Sean Hendley

There’s something about the notion of ‘home’ or ‘feeling at home’ – if the two aren’t the same idea -that offers connotations of warmth. Saying ‘home is where the heart is’, is an awful way to start any piece of writing or linguistic exchange, but it is necessary in my explanation. Home is where the heart is: the heart of the home is the hearth. The hearth is the physical producer of heat, creating a sense of warmth, thus warmth becomes synonymous with the perceived ‘ideal home’. 

People also talk about the idea of warmth as a metaphysical idea relating to ‘home’, where ‘home’ doesn’t necessarily denote a specific geographical place, but rather a place of superlative familiarity. This warmth isn’t necessarily created in the physical touch, or in the space between oneself and an object, or even another person, but can be expressed and/or received by the eyes, the mouth and the ears in exchanges between friends and family.  

It’s a Saturday (Sunday?) afternoon, and as I thumb the warm bread held in my left hand, swirling it gently in a repeated large, round figure of eight over the inviting surface of steaming soup, I am forced to create and dwell over these ideas. My right hand presses support against my right cheek, providing physical stability to the place of thought. 

Warm bread feels like home, to me.  

*The flock of newly bought chickens pass the window I stare out of.  

Bread has been at the centre of communities, and so the home, for thousands of years. It is believed the first purveyors of such a staple were the Egyptians, pioneering this culinary invention since before 6000BC. I think of all the cultures around the world today and their breadish rituals: the Greeks dipping theirs in honey and oil; the Italians topping it with tomatoes and cheese; the French and their baguettes; the Indians with the Chapati and Naan, and so on.  

Now, I hold my thumbed golden slice with both hands; my eyes examine with curiosity and realisation in equal measure.  

Bread is everything.  


Jesus made the proclamation “I am the living bread that came down out of heaven; if anyone eats of this bread, he will live forever; and the bread also which I will give for the life of the world is My flesh”.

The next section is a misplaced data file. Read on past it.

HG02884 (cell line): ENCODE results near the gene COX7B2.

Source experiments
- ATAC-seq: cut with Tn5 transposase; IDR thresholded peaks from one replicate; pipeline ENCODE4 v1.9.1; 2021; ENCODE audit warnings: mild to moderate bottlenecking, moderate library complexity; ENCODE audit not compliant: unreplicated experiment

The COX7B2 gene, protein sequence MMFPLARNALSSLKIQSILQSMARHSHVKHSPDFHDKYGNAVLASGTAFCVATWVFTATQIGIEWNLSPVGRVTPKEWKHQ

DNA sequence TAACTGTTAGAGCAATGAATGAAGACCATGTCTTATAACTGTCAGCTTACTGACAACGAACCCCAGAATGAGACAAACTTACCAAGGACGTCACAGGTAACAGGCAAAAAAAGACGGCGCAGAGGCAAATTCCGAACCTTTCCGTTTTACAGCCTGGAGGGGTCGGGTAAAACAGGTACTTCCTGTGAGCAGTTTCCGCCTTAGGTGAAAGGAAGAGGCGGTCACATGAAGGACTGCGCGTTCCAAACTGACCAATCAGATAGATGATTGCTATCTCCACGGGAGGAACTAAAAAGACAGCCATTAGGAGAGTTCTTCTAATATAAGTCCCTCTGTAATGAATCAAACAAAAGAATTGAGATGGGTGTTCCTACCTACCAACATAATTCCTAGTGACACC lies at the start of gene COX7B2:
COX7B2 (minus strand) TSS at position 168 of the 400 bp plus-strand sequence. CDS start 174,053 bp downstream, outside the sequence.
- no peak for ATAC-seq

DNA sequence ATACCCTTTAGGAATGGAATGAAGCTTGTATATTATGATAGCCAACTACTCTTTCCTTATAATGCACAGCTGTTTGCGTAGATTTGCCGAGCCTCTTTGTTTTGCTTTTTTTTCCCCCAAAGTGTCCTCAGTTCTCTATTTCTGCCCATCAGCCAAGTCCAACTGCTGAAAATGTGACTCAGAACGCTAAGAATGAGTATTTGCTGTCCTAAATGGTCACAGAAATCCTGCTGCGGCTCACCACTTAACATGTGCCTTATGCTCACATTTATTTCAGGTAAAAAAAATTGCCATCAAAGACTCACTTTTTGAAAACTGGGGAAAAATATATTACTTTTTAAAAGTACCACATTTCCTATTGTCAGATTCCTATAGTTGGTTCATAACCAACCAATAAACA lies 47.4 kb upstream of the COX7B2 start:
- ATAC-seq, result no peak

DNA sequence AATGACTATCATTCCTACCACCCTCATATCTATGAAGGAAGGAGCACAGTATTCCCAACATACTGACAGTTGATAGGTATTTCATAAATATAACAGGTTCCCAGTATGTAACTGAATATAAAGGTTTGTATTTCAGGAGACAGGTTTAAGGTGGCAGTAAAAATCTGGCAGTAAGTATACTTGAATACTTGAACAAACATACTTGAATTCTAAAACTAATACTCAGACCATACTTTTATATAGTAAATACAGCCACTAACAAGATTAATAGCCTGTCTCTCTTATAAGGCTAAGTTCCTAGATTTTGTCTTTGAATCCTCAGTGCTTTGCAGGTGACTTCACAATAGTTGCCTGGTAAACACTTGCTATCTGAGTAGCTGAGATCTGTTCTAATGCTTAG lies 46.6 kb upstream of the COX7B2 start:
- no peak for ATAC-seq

Lana Del Rey in her song Pawn Shop Blues, tells of how she doesn’t mind “living off bread and oranges, no, no” in her struggle to stay financially afloat after pawning a pair of gold metal earringsBoth greats underline the notion that bread is all one needs – nutritious, unfussy, and accessible.  

Still alone with my thoughts and bread, with no one to distract me with meaningless conversation – this is important – I inspect further, the physicality of this phenomenon of infinitely versatile characteristics. Sourdough is the subject here – my bread of choice

It’s soft interior is circumscribed by a bulging, cratered – almost mountainous – bronzed landscape of only a few millimetres deep, softened in look by powdered regions of flour. Oh, what treasure do you protect?  

The soft, sweet and ruptured surfaces within, seduce with their aromas. The pockets and fibrous nature hold warmth and soak that which we spread, dip or atop. The bread’s interior is precious like this, it is sacred, and so is only natural to be encrusted in its protective shell. In this way, it means more than its physicality…  

To ‘break bread’ with someone, is to celebrate through food, to share intimacies with someone, to express a closeness with someone. Breaking bread – to tear through the external crust, is to expose the sacred interior to be shared and enjoyed with others. As such, it is a metaphor also, for opening your home to others. Thus, the bond between home and bread is unbreakable.  


A friend of mine recently sold his house after six months of it being on the market. On the morning of the day that the then-potential-buyer came to view the property, he had baked his own bread in his kitchen. An offer was placed that afternoon

To be the bread winner, is to be the household’s earner. Dough is money. 

Bread is everything. 

Bread is home. 

I am not the only one that feels this newfound deep affinity, still affixed over my soup. Liz Barrell uses a tiger bread baguette to explore the idea of “stitching the bread” back together as a possible symbol of community in these uncertain times; the unifying of breads; the unifying of people – what an incredible proposition. 


Words: Sean Hendley, Storehouse Content Team

Illustrations: Liz Barrell, Interior Design, @liz_barrell

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